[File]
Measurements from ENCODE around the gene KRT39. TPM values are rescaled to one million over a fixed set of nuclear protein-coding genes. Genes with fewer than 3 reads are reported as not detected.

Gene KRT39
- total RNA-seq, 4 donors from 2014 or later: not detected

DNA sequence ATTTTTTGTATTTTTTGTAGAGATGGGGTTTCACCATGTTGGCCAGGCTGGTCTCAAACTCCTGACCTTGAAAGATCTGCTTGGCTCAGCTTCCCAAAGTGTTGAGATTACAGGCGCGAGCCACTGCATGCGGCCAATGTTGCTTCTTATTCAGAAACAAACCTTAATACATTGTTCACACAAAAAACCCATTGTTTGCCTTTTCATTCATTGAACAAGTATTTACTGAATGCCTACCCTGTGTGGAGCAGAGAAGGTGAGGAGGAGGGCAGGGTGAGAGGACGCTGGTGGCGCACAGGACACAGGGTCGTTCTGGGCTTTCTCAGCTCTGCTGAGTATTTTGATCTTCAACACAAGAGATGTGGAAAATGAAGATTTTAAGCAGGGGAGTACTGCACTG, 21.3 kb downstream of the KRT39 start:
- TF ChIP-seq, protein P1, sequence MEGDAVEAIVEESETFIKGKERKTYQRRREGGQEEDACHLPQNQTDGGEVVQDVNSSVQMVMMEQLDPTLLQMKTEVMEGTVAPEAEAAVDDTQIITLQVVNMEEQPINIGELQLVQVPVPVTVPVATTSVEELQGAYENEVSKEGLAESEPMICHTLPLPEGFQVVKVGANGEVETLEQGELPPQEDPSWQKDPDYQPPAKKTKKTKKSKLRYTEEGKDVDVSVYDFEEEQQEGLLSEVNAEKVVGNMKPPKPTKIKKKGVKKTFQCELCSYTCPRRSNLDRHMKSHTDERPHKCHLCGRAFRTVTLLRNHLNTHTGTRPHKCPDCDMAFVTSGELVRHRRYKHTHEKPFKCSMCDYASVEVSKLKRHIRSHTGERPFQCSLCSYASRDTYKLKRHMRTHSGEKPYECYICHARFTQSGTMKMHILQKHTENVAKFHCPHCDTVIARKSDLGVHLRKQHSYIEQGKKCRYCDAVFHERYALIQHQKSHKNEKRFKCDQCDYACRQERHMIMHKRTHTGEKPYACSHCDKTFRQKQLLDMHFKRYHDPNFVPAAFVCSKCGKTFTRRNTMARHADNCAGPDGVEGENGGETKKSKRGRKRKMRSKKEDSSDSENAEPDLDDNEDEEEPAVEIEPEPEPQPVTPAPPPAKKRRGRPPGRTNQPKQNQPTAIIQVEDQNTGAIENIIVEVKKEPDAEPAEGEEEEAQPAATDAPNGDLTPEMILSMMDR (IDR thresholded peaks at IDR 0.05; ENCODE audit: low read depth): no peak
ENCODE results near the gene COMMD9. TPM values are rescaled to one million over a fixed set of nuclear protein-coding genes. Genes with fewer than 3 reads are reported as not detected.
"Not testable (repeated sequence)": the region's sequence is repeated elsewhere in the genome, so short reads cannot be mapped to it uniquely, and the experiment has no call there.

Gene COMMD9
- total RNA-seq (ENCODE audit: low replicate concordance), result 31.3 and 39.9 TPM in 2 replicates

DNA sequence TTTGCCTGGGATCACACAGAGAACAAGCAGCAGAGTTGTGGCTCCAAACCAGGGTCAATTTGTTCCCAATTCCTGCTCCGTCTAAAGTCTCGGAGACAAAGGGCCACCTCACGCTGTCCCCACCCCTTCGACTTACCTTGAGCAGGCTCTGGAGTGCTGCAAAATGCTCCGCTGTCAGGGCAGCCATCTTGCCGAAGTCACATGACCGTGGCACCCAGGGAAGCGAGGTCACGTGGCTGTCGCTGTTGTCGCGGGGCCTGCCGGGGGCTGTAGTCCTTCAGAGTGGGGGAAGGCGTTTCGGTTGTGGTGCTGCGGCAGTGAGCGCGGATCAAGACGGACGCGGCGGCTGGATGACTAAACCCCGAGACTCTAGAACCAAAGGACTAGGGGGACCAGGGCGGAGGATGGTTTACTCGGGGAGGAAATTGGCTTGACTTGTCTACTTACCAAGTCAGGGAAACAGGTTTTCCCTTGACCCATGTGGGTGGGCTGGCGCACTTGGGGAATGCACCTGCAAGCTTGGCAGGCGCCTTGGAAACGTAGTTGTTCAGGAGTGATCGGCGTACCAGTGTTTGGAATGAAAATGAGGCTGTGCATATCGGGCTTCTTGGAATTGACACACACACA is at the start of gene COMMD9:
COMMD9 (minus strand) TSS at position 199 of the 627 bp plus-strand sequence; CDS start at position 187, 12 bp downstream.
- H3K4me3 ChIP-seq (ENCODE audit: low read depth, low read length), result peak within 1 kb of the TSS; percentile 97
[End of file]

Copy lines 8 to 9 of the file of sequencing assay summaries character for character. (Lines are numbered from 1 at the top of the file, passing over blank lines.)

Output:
Gene COMMD9
- total RNA-seq (ENCODE audit: low replicate concordance), result 31.3 and 39.9 TPM in 2 replicates